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Five men complete Drug Court ordered rehabilitation

Family, friends and dignitaries gathered in Magistrates' Court yesterday to celebrate the latest five graduates coming out of Bermuda's Drug Treatment Court (DTC) programme.

Dignitaries including Chief Justice Ian Kawaley, Senator and Junior Minister for National Security Jeff Baron, Attorney General Trevor Moniz, Director of Public Prosecutions Rory Field, and others applauded as the five men were commended for their commitment to the programme and had the criminal history that brought them under court supervision formally expunged.

The DTC is touted by those involved as the most effective court on the Island, with only seven percent of participants reoffending while in the programme.

The court addresses the “causal root of criminal behaviour” — addiction — in non-violent drug offenders which leads to a higher rate of success in rehabilitation.

The numbers show great progress in reducing recidivism for the criminally addicted, but the truest marker of success may be found in the stories the graduates told to those gathered.

While most spoke of the speed bumps they overcame to get to this point and the joy of being clean, one of the graduates, Kevin Howard, had a more philosophical and deterministic view.

“I'm a living testament,” Mr Howard told Magistrate Juan Wolffe, “if you want change, it's possible.

“You have to keep it simple and take it day by day. Tomorrow never really comes, [because] tomorrow is always today. I came from sitting here in orange.

“I wasn't a good candidate for [DTC], according to what you know of me and my past. When I did something I did it to the extreme. Today I do it in the opposite way.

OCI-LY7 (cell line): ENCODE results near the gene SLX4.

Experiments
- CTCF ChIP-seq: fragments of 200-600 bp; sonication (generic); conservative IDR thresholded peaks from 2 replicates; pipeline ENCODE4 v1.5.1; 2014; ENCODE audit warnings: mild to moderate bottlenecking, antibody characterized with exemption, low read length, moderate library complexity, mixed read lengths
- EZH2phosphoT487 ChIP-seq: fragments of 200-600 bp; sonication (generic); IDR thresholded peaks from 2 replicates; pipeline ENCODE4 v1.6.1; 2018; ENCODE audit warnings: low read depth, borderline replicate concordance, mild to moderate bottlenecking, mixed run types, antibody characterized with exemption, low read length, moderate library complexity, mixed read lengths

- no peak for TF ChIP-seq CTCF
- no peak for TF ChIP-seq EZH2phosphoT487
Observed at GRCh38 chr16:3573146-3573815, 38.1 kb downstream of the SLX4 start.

“I find myself in a much better space, around much better people. I have a network of people that hold me accountable.”

Mr Howard and the four other graduates have all secured either permanent or temporary employment, are working proactively to mend damaged relationships and — perhaps most of all — are looking ahead to paying it forward.

One of the men, a serial thief, said that although he will never be able to replace the items he stole in order to feed his addiction, he has found untold pride and joy in volunteering and charity work.

In working with children suffering from autism, he said the simple act of putting a smile on their faces gave him a sense of pride he had never found before.

“They saw the work I was doing and they were just, ‘Wow'. I was proud of myself.”

Prosecutors and defence attorneys all spoke of the mens' journey, their “road to redemption” as Mr Wolffe put it, and offered words of encouragement to them and the current DTC clients gathered in the courtroom gallery alongside friends and family.

In the end, there were smiles, and songs, and poetry, and cake — a far cry from the usual scenes that unfold within Magistrates' Court — but perhaps most importantly, there was optimism, for both the graduates and the men and women that form the DTC team.

The court's high rate of success, which is estimated at between 75 and 80 percent, underscores what courts across the world are coming to learn: therapeutic jurisprudence rather than jail time is far more potent and cost-effective in preventing future criminal behaviour.

While the graduates themselves can attest to the good work DTC is doing, the success of the programme is not lost on lawmakers.

“There's definitely lessons to be learned,” agreed Attorney General Trevor Moniz, “this is fabulous [and] it's going extremely well”.

“At the present, we're looking at extending it from a Drug Treatment Court to also having a Mental Health Treatment Court, so we're taking the programme further.”

The faces of the Drug Treatment Court Team made up of lawyers, court services, drug treatment professionals and magistrate Juan Wolf (center right). (Photo by Nicola Muirhead)

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Published June 26, 2014 at 9:00 am (Updated June 26, 2014 at 2:25 am)

Five men complete Drug Court ordered rehabilitation

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